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Monday, June 7, 1999 Published at 14:40 GMT 15:40 UK

World: Asia-Pacific

Life sentence for Khmer Rouge leader

Murdered: Mark Slater and Jean Michel Brequet

A former Khmer Rouge commander has been sentenced to life imprisonment after being found guilty of the kidnap and murder of three western tourists five years ago.

The convicted man, Nuon Paet, is the first senior Khmer Rouge leader to have faced trail in Cambodia.

Briton Mark Slater, Australian David Wilson, Frenchman Jean Michele Braquet and 13 Cambodians were abducted from a train travelling to Cambodia's south coast during an ambush by Khmer Rouge troops in the summer of 1994.

Ten Cambodians were killed during the attack on the train.

The foreigners, all in their twenties, were killed several months later, after negotiations for their release broke down.

'Under orders'

[ image: Nuon Paet says the killings were ordered by his superiors]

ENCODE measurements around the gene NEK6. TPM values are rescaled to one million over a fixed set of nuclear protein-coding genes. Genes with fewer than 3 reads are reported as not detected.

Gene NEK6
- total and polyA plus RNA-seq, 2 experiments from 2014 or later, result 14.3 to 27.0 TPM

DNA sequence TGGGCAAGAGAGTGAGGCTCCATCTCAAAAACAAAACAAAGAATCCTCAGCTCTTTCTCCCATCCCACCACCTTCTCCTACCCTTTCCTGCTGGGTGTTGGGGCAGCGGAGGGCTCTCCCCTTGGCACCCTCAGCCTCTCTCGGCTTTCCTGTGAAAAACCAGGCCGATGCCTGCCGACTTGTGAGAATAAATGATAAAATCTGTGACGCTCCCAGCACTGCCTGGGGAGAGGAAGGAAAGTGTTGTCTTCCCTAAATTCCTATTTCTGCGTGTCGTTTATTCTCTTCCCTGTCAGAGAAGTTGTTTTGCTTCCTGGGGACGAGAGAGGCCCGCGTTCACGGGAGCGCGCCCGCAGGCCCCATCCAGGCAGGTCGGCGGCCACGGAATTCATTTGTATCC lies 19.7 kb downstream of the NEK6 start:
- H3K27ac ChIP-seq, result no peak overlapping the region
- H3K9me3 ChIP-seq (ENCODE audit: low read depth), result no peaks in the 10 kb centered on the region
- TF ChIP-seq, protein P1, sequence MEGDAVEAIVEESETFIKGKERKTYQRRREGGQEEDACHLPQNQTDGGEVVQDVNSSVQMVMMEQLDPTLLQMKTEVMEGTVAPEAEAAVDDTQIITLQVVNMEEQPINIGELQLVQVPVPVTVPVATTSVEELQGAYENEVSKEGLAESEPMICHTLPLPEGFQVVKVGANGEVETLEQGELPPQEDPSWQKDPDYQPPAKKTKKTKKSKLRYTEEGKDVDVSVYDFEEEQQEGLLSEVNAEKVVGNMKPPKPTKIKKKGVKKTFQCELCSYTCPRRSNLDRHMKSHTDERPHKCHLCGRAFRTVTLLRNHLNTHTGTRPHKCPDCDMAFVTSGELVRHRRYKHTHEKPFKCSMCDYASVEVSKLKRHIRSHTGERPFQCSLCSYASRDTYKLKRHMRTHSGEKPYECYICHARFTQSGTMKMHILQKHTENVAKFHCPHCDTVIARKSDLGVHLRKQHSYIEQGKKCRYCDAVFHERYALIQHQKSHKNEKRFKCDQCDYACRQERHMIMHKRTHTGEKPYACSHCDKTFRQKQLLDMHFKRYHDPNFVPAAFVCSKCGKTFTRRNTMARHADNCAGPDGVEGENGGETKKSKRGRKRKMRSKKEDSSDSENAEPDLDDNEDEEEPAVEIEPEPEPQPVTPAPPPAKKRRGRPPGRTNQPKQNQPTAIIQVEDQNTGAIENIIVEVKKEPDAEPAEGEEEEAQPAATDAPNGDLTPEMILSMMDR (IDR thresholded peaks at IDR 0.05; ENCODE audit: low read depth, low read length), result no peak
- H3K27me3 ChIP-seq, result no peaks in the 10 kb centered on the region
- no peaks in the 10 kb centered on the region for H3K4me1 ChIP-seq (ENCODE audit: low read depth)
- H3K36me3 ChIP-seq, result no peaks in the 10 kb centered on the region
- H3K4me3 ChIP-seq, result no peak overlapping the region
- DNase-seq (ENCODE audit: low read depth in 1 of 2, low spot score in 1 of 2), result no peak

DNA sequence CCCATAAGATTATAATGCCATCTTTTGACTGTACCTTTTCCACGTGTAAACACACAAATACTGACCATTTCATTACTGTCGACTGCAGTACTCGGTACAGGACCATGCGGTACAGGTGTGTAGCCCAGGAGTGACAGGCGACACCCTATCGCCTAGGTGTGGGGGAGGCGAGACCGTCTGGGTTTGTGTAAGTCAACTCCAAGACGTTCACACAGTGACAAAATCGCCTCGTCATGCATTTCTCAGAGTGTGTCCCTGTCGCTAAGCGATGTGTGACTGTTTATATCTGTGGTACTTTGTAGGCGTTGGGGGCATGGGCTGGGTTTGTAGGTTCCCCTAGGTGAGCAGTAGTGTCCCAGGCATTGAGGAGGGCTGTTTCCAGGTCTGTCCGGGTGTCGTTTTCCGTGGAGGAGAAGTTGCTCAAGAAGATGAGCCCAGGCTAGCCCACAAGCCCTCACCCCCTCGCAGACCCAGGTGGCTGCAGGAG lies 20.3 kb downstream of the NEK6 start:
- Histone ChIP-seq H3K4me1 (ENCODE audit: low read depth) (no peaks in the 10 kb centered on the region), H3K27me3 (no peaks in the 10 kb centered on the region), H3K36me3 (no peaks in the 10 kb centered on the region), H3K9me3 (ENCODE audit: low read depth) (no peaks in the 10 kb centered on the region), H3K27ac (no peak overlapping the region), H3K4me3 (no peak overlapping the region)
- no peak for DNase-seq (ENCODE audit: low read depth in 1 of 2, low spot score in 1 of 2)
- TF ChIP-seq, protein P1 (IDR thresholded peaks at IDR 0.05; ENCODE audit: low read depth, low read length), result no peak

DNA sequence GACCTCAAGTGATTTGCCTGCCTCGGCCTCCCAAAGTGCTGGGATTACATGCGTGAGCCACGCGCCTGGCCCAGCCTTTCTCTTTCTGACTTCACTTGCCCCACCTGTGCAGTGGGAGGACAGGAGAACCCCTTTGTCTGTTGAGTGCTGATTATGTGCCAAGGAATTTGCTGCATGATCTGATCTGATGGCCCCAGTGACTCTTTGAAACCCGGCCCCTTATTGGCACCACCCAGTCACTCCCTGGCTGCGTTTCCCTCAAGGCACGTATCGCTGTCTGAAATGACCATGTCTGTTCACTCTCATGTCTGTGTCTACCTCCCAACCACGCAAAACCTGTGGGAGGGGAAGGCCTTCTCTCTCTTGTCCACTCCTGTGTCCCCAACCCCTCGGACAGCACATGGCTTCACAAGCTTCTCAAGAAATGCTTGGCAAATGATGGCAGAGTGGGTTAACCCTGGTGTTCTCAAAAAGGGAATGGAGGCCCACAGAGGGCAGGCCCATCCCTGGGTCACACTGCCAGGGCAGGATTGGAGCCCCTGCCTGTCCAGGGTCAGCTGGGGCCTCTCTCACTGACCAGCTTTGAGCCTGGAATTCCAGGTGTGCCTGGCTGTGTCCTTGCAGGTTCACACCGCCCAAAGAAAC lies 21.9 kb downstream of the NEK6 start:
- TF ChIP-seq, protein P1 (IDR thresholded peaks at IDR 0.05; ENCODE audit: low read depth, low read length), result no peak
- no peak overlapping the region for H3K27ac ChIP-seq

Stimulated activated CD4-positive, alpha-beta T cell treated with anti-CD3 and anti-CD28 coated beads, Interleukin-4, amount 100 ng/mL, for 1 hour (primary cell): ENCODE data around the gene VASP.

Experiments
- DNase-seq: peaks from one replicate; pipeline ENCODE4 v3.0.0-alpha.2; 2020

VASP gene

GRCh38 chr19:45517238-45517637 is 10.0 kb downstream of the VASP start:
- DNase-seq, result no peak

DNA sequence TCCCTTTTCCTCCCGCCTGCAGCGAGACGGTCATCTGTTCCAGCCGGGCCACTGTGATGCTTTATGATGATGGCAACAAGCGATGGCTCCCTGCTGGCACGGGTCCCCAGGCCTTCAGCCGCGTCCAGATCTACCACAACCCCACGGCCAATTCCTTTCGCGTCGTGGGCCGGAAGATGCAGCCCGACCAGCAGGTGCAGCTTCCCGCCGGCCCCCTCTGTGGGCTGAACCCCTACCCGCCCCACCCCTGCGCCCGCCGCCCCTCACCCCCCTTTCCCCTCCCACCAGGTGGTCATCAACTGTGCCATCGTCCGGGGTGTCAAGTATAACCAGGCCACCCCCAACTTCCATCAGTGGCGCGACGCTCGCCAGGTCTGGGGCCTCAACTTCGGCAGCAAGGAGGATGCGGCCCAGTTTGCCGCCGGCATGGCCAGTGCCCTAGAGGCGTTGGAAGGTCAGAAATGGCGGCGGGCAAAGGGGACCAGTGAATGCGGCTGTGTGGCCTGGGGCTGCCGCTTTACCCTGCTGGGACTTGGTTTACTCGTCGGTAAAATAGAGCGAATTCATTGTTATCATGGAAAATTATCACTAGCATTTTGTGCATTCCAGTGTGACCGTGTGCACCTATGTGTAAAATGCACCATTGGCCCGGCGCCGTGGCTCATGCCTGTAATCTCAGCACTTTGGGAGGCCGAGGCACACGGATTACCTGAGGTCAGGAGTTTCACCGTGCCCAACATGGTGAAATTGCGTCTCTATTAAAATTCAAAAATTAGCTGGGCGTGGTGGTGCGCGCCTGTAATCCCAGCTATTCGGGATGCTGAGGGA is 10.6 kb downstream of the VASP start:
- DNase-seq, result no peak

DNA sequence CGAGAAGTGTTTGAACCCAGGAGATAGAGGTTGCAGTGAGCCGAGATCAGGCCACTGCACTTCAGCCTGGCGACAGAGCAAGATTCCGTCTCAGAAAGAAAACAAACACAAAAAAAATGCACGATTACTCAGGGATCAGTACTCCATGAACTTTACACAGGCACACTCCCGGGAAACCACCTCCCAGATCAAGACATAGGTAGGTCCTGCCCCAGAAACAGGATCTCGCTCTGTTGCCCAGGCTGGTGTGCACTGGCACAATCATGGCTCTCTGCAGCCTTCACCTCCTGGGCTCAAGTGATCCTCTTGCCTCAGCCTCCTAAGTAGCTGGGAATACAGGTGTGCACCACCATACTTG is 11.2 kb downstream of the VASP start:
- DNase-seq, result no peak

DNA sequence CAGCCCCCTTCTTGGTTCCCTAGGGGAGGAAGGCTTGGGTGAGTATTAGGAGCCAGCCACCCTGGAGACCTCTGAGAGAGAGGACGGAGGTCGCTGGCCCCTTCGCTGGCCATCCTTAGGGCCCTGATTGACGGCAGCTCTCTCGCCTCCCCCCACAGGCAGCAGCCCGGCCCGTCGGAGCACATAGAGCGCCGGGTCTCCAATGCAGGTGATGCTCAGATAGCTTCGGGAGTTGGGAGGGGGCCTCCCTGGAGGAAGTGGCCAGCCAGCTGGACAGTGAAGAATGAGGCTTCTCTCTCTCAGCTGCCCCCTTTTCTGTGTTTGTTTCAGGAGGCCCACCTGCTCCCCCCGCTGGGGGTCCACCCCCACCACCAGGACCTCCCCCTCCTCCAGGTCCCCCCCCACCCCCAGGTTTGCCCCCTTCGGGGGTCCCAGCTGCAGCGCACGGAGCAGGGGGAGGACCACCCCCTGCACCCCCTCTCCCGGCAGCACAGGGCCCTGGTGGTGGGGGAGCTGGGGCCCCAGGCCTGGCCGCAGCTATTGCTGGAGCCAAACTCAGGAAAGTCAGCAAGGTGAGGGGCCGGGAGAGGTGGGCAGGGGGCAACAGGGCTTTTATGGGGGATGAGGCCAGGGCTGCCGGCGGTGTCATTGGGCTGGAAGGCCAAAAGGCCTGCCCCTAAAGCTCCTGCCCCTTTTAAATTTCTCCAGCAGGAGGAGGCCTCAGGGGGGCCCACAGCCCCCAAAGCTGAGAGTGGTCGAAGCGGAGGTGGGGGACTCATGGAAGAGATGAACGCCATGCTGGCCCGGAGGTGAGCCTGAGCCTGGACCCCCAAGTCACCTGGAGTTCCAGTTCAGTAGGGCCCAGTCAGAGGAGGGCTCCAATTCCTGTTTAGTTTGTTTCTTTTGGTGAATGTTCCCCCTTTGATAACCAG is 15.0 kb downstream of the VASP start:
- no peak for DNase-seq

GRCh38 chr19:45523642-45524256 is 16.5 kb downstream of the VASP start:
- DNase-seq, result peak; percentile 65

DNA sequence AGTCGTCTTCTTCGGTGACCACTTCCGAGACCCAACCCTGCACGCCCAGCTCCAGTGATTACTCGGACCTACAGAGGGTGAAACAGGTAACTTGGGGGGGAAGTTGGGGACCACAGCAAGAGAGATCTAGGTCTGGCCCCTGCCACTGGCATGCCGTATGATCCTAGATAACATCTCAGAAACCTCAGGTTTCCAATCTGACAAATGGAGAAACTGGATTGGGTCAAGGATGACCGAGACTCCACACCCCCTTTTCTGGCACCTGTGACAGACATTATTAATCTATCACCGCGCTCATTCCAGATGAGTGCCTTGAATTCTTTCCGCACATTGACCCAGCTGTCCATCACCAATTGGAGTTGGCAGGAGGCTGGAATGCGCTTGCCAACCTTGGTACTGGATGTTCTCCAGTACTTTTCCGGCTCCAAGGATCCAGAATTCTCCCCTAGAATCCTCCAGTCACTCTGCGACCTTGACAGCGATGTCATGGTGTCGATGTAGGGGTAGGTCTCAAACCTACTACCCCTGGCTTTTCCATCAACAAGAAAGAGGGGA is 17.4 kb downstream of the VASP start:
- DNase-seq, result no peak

Nuon Paet says the killings were ordered by his superiors
Nuon Paet, told the court in the Cambodian capital, Phnom Penh, that the killings were ordered by his superior, Sam Bith, who is now an army general.

The prosecutor said he had received cabinet approval to charge the general and another former Khmer Rouge commander, Chouk Rin, if sufficient evidence emerged from the trial.

The two men were in the courtroom at the time having been summoned as witnesses in the case against Nuon Paet.

The trial has been seen as an important test case for the Cambodian judicial system and the ability of the courts to act impartially and independently.

Fresh concerns over fairness have been raised because of the brevity of the trial. Proceedings lasted less than a day.

Reign of terror

Two other senior Khmer Rouge leaders, military chief, Ta Mok, and the former head of the movement's secret police, Duch, are under arrest awaiting trial.

Others however are living freely within Cambodia under surrender deals negotiated with the government.

An estimated 1.7 million people were killed during the movement's reign of terror.

The BBC's Phnom Penh Correspondent Caroline Gluck says international legal experts doubt that the Cambodian courts are up to the job of trying the group's former leaders.

The government, which has rejected an international tribunal, has asked the UN to help in drafting a law to create a special tribunal.

This would allow for foreign judges and lawyers to participate in trials of Khmer Rouge leaders in a Cambodian court.

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